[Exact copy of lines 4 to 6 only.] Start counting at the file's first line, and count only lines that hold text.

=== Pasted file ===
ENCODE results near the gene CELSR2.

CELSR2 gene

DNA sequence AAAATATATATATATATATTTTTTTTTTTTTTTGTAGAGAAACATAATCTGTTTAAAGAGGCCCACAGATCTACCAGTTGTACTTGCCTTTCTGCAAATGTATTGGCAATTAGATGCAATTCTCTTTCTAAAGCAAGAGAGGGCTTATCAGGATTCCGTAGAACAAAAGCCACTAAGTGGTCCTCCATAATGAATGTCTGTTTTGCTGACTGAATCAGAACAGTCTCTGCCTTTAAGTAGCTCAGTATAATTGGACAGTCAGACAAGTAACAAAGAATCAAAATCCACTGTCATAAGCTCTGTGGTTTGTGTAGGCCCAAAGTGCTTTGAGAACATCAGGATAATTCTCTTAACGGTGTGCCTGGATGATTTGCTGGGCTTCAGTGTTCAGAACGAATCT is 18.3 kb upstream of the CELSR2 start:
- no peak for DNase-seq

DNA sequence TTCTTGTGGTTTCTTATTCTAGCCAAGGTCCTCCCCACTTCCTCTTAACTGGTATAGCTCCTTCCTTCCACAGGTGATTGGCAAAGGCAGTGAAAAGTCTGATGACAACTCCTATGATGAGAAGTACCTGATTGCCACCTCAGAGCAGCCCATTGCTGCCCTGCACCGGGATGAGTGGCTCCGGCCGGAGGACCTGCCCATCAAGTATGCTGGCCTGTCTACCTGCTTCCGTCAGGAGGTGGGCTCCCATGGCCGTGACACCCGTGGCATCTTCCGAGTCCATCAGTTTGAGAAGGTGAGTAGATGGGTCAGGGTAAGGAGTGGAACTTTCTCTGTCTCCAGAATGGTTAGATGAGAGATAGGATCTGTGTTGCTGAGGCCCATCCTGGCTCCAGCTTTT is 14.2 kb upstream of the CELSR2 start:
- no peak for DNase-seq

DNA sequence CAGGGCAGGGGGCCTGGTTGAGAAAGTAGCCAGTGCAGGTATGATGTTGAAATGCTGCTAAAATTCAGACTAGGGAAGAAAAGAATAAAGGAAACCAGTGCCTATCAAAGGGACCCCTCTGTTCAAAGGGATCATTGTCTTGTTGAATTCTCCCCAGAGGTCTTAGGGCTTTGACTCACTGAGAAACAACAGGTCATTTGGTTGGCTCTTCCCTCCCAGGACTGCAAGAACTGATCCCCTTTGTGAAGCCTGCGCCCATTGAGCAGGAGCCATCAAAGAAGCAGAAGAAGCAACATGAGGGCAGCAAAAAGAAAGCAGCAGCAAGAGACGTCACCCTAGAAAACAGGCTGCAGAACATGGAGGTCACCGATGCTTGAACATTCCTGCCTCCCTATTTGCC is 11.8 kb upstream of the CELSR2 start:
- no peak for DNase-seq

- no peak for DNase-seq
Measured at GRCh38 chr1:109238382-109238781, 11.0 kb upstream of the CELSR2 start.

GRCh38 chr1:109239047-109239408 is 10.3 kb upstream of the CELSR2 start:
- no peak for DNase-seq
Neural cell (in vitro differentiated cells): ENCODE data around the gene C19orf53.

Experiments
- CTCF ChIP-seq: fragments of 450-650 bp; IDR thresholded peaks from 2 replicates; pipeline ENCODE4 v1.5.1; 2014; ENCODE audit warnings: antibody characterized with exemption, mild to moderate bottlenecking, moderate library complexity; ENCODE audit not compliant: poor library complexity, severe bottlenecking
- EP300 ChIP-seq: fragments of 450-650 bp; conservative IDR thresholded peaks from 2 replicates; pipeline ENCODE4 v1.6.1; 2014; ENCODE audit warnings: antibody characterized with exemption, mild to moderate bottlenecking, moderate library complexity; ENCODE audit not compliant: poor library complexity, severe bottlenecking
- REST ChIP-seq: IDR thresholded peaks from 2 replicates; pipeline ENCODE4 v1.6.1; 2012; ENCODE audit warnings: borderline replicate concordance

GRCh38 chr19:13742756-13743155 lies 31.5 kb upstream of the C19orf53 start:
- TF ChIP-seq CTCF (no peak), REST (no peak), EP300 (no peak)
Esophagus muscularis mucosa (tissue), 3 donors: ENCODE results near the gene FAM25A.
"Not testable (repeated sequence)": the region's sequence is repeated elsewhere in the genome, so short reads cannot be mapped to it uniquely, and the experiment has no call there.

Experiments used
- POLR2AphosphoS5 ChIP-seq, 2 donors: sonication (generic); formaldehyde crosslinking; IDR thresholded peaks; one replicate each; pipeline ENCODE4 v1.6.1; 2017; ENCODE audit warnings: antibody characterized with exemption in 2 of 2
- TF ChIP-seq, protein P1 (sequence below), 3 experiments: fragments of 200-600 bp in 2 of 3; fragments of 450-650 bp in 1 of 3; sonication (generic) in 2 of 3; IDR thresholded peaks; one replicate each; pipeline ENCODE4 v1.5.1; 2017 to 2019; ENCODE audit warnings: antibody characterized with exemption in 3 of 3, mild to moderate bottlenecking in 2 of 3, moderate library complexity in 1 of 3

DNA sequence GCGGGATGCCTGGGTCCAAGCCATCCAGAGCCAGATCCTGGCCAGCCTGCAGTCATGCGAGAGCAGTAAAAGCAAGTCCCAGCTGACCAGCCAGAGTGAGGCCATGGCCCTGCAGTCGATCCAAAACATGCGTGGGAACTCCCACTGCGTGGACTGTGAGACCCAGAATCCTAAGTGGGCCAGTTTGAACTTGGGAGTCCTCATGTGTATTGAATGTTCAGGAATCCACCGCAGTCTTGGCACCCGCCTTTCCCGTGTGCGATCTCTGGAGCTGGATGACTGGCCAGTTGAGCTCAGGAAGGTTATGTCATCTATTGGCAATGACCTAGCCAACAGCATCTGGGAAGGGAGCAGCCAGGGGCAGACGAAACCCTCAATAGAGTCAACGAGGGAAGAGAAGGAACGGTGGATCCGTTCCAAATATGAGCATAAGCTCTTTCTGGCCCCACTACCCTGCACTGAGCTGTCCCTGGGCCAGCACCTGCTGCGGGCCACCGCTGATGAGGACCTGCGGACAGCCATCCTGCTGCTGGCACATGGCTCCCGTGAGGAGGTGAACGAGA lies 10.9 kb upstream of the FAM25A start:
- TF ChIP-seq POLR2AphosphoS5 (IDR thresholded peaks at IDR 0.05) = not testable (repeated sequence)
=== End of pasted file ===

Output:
- no peak for DNase-seq

DNA sequence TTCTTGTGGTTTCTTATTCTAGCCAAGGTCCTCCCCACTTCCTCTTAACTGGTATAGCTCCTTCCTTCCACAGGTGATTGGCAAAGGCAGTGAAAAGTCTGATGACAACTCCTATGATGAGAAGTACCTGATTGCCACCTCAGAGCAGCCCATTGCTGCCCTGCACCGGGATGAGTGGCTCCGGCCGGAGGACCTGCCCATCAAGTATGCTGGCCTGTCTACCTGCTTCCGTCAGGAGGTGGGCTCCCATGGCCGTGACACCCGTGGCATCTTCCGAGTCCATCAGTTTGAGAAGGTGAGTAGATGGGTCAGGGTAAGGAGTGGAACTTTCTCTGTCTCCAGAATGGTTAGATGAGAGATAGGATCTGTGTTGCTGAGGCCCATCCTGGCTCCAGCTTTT is 14.2 kb upstream of the CELSR2 start:
- no peak for DNase-seq